Playing Professional Responsibility Hardcore with Federal Agency Lawyers – Part Two

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A very common violation of professional responsibility that many attorneys for federal government agencies routinely commit is the failure to transmit a plea agreement from the employee’s attorney to the agency. Many of these Agency attorneys mistakenly believe that when the Agency’s liquidation officer informed the Agency attorney that the federal agency had no financial authority to settle an employment case, they are released from the professional responsibility of filing any and all one of the claims for liquidation, which is the standard professional liability requirement in many jurisdictions.

In fact, there may even be a federal agency protocol that these attorneys must follow regarding forwarding or specifically not forwarding certain offers from plaintiffs that exceed a certain amount of money. However, if that policy or protocol conflicts with that attorney’s professional responsibility requirements, that attorney may not evade that duty. Clients often ask lawyers to ignore professional liability rules. A client’s consent thereto does not relieve that attorney of those duties. I have heard from other attorneys that a typical defense attorney violates this rule at least half the time.

Equally fascinating is the reaction of the federal agency attorney when the plaintiff’s attorney reminds the government attorney of their responsibility to follow these rules. It is almost immediately censored as a “threat” and along with it comes the accusation by the agency’s attorney that the plaintiff’s own attorney has committed a breach of professional responsibility through this reminder.

This reaction is strictly emotional and has absolutely no basis in reality. It is a product of the very environment of the agency bubble in which the lawyer lives. Any force outside of that bubble is a foreign intrusion with which you have little or no familiarity.

The actual rule is quite similar in most jurisdictions. In Washington, DC, this rule is 8.4(g) of the Rules of Professional Conduct. Most importantly, it falls under the general category of Rule 8 – Maintaining the integrity of the profession.

Rules of Professional Conduct: Rule 8.4 — Misconduct

It is professional misconduct for a lawyer to:

(a) Violate or attempt to violate the Rules of Professional Conduct, knowingly aid or induce another to do so, or do so through the acts of another;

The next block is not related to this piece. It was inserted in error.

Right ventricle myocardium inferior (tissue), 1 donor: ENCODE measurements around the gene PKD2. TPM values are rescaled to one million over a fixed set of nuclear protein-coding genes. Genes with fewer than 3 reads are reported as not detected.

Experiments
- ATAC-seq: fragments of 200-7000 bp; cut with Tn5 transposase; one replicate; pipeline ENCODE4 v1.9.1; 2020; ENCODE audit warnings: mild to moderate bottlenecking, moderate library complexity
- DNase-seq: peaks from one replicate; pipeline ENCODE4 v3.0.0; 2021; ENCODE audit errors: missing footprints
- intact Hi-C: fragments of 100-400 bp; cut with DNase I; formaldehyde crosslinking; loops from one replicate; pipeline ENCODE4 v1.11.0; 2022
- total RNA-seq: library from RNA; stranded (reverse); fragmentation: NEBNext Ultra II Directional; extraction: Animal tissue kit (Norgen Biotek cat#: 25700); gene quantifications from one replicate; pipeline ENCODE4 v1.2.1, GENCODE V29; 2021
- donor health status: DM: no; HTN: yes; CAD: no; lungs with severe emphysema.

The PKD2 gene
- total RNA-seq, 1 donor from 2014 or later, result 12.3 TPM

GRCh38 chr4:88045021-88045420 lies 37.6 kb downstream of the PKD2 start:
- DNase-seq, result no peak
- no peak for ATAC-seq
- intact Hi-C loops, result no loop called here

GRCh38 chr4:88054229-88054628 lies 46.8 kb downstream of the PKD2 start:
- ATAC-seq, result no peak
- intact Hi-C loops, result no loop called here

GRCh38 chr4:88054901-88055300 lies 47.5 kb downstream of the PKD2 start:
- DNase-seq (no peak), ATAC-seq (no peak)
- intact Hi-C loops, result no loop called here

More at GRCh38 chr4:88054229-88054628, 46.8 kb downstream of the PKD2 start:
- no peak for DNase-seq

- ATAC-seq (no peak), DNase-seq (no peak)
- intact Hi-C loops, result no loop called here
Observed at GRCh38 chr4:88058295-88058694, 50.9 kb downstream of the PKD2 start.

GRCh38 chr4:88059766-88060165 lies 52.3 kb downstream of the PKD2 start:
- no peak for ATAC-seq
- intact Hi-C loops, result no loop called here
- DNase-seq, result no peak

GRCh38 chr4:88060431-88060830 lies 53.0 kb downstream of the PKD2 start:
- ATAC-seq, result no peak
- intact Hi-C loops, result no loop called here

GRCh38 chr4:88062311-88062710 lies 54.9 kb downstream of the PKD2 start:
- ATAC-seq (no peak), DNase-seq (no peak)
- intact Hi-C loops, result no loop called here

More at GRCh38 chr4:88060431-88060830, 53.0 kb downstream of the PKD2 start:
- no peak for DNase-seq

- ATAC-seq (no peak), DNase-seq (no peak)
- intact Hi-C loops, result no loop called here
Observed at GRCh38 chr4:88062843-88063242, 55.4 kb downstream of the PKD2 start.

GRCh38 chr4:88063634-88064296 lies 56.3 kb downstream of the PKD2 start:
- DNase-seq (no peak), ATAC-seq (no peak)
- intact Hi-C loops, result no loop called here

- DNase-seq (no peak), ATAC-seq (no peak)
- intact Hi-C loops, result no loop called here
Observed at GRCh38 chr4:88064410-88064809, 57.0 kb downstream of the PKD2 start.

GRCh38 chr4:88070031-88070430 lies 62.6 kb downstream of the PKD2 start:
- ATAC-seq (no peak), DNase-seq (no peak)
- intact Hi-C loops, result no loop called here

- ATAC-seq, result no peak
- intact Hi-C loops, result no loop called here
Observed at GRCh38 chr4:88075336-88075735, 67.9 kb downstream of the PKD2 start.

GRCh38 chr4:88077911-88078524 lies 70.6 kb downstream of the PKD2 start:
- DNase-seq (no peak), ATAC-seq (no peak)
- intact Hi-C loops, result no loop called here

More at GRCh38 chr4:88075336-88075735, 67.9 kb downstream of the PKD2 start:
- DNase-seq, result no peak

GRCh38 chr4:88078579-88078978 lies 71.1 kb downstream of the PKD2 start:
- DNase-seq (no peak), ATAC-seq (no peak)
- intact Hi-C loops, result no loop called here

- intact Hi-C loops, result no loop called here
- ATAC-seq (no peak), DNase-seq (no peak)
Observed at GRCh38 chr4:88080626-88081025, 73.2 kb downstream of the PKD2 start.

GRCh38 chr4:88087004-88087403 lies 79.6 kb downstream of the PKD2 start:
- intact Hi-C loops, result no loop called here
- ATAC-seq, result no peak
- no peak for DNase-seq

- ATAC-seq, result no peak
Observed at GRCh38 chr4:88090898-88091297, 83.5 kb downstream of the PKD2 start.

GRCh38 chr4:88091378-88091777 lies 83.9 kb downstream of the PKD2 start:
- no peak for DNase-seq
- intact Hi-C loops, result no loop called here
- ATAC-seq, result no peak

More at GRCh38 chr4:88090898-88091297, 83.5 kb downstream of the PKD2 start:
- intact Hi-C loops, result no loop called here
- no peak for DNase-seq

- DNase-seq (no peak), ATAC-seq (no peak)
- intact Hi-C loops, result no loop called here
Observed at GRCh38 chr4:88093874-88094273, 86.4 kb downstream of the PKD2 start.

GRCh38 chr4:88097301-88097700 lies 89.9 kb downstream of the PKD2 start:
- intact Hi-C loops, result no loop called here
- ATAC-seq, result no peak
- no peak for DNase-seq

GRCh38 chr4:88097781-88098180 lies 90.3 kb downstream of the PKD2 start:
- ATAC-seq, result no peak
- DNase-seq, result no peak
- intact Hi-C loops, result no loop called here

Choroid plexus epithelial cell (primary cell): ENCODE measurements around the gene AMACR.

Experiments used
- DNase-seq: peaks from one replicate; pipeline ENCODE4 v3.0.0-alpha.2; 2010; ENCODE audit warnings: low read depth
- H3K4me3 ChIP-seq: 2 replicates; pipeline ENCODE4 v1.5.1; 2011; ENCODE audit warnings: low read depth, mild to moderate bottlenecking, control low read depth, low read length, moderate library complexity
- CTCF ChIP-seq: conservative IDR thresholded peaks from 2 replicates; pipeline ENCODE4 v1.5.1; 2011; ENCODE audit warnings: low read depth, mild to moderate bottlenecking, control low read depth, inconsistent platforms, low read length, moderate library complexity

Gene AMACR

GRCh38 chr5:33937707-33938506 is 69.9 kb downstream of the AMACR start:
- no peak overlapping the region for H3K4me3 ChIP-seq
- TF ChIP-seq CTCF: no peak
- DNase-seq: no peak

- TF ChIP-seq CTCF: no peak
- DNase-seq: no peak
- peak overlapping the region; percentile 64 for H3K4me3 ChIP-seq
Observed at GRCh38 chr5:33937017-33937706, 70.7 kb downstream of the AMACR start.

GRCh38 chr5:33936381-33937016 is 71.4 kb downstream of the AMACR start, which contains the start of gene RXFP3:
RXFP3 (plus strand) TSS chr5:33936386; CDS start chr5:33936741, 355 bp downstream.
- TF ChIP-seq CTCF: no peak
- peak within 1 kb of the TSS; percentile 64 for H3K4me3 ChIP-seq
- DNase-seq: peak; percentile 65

(b) Committing a criminal act that reflects negatively on the attorney’s honesty, reliability, or suitability in other respects;

(c) Engage in conduct that involves dishonesty, fraud, deceit, or misrepresentation;

d) Engaging in conduct that seriously interferes with the administration of justice;

(e) State or imply the ability to improperly influence a government agency or official;

(f) Knowingly assisting a judge or judicial officer in conduct that is in violation of applicable rules of judicial conduct or other law; Prayed

(g) Soliciting or threatening to file criminal charges or disciplinary charges solely to gain advantage in a civil matter.

In their gut reaction, these agency attorneys assume that 8.4(g) has been violated. However, a Claimant’s attorney will have committed a violation of 8.4(g) only if that attorney actually linked that reminder of professional responsibility to a litigation claim. For example, if the plaintiff’s attorney told the agency’s attorney that unless the agency paid his client an amount of money or did not file a motion for summary judgment, he was going to prosecute violations of professional responsibility.

The motivations behind the plaintiff lawyers who send these reminders are twofold. One is to make sure that no client is harmed by a lawyer who does not follow these rules. After all, this particular rule falls under the category of maintaining the integrity of the profession. Two, is to determine whether a particular attorney is willing to subject her conduct to the Lawyer’s Rules of Professional Responsibility. If that person is not, then in many jurisdictions, the Claimant’s attorney would then can have annual bonus to report that lawyer to your state bar association.

DC Rules of Professional Conduct: Rule 8.3–Reporting Professional Misconduct

(a) A lawyer who knows that another lawyer has committed a violation of the Rules of Professional Conduct that raises a material question as to that lawyer’s honesty, reliability or adequacy in other respects, should inform the appropriate professional authority.

Therefore, because these lawyers do not deal with individual clients and are, let’s face it, part of the agency, they may lack professional independence to handle the litigation. Some of these attorneys may honestly believe that following Agency protocol protects them from professional liability issues. Could not be farther from the truth. A simple justified reminder is not a threat.

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